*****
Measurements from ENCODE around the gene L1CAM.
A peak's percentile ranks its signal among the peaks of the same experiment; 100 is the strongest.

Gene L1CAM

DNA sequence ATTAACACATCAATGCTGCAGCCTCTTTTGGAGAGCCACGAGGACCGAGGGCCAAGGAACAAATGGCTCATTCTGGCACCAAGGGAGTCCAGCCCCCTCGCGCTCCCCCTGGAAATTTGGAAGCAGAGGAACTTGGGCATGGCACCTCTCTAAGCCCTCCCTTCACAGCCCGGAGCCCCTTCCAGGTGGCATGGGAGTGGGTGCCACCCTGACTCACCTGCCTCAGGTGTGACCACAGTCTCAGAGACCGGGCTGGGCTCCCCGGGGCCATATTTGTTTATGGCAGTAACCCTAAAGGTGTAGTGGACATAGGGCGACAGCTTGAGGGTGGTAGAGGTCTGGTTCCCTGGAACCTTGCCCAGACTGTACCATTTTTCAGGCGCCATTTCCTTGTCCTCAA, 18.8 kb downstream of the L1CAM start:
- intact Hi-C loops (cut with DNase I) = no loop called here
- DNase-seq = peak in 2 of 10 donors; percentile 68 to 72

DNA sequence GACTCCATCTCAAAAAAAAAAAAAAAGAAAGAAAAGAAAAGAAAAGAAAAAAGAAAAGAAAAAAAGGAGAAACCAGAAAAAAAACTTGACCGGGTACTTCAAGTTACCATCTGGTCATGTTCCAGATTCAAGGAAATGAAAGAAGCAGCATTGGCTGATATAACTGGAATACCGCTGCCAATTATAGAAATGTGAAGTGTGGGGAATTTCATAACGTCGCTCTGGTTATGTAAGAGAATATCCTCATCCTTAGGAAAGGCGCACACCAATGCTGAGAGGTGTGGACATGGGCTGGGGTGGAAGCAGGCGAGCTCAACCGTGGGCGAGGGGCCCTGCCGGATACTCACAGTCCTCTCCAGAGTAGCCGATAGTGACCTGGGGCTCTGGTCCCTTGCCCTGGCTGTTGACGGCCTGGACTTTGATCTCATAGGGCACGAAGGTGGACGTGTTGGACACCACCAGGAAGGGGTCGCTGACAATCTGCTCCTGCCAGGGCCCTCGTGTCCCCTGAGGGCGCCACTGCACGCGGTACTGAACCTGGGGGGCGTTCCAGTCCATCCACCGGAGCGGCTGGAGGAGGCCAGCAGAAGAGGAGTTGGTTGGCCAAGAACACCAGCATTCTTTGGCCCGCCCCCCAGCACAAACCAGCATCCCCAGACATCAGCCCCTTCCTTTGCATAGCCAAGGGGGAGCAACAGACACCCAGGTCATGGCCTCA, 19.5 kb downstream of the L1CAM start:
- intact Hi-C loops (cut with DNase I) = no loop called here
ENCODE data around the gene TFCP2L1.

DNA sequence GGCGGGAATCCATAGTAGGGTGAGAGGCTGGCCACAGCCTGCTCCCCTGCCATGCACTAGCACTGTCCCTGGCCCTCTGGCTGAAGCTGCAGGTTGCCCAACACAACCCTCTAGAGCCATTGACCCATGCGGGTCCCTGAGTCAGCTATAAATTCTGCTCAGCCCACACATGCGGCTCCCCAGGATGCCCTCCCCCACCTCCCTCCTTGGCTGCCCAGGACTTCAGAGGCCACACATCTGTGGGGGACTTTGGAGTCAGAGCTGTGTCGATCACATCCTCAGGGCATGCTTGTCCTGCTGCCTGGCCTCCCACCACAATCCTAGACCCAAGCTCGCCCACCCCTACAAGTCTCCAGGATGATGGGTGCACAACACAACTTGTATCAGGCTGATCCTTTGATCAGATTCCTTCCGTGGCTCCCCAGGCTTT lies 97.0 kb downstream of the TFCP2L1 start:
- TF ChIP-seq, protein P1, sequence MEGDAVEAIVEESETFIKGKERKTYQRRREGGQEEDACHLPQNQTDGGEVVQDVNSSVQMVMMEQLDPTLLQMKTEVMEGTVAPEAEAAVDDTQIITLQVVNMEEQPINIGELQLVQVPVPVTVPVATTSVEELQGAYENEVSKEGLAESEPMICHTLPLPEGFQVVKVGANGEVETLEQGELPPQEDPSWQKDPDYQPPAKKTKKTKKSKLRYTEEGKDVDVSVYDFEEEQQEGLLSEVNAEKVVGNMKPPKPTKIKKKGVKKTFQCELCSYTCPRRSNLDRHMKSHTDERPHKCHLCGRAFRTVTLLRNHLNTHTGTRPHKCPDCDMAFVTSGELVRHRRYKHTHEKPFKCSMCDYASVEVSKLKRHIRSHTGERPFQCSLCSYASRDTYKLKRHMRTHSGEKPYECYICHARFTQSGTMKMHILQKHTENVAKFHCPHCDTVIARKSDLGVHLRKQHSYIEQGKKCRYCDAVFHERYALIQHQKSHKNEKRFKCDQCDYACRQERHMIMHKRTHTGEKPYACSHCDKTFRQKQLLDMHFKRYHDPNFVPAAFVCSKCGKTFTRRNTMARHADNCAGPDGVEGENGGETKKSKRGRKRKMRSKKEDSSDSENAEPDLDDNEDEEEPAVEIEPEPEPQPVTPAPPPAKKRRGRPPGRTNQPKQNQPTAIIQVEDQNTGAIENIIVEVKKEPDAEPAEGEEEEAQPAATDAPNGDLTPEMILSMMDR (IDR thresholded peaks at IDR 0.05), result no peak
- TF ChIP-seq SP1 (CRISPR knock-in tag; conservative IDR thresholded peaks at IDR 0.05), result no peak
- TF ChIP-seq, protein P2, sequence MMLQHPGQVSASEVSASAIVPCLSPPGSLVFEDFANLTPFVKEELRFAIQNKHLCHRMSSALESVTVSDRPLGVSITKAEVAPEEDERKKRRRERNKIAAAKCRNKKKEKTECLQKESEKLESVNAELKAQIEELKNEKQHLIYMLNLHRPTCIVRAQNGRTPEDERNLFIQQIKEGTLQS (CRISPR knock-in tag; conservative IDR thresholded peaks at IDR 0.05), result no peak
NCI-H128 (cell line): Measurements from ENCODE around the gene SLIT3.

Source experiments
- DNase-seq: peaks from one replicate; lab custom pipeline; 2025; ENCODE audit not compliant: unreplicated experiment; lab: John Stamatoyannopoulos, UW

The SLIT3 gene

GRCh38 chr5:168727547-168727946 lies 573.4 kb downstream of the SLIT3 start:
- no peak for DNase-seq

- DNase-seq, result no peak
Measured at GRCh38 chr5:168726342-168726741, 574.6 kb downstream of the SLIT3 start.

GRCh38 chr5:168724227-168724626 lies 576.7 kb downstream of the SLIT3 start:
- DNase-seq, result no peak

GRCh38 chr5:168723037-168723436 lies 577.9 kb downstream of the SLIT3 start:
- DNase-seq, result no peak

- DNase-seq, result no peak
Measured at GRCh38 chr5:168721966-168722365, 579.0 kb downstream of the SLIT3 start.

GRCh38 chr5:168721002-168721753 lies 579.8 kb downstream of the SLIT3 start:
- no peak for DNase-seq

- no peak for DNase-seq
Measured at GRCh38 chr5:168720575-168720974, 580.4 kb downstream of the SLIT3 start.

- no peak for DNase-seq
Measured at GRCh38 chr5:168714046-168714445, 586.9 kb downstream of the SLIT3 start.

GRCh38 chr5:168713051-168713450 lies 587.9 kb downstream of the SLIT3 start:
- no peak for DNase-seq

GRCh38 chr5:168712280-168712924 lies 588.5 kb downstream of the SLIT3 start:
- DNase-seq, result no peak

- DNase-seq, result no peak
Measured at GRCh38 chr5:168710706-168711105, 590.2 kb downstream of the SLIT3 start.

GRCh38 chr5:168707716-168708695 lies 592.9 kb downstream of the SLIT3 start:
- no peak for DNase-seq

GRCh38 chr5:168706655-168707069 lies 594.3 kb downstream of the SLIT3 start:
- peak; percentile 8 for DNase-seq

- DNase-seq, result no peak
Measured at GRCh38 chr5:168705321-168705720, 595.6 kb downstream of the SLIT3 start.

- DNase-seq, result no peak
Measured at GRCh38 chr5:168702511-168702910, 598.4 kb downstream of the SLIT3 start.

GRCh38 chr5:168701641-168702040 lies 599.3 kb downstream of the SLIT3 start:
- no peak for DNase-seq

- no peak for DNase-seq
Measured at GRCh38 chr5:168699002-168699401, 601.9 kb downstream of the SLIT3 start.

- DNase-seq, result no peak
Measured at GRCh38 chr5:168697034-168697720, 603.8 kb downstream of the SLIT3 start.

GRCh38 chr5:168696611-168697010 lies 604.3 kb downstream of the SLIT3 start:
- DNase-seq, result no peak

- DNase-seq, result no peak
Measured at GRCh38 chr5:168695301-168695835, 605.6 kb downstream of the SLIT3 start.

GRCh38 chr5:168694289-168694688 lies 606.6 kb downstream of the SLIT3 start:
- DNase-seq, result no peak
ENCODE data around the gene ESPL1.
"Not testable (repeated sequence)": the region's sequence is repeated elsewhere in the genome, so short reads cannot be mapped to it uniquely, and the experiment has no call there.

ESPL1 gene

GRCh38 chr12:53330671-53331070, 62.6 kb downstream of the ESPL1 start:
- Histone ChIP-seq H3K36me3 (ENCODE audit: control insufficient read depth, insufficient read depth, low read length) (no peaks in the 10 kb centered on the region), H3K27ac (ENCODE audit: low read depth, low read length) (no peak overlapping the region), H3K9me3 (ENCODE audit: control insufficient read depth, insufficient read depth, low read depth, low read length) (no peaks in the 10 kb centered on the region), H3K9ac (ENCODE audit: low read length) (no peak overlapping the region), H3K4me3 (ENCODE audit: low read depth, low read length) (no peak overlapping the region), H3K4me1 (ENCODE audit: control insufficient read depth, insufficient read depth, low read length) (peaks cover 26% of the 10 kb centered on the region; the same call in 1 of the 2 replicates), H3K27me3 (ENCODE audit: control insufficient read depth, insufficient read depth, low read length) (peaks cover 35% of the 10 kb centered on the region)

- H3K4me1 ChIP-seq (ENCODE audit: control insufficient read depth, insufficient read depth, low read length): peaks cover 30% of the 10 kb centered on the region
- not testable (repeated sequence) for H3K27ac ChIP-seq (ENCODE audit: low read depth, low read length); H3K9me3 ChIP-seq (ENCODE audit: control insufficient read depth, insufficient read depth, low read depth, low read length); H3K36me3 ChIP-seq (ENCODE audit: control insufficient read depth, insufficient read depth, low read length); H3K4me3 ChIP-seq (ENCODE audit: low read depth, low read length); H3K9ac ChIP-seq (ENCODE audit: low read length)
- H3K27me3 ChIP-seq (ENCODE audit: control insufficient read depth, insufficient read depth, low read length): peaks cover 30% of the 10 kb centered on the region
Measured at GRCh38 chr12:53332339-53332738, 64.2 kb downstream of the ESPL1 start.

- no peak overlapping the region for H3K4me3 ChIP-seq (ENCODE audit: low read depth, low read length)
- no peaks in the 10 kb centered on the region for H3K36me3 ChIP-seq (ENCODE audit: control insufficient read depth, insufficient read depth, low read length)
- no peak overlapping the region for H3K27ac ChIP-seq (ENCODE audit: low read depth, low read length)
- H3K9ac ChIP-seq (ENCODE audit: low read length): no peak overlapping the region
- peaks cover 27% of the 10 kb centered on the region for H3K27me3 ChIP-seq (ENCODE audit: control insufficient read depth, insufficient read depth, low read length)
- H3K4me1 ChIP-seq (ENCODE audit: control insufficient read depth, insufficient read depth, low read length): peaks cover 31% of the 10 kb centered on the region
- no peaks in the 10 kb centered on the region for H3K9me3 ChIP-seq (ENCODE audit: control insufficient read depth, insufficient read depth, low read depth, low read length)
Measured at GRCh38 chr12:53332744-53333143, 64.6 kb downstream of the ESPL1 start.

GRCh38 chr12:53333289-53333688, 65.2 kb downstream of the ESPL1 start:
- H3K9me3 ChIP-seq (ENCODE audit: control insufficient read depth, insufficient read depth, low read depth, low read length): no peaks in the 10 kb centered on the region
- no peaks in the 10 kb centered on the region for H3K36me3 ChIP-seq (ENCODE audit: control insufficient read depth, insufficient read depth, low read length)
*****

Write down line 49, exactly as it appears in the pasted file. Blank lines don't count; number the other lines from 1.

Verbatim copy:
- no peak for DNase-seq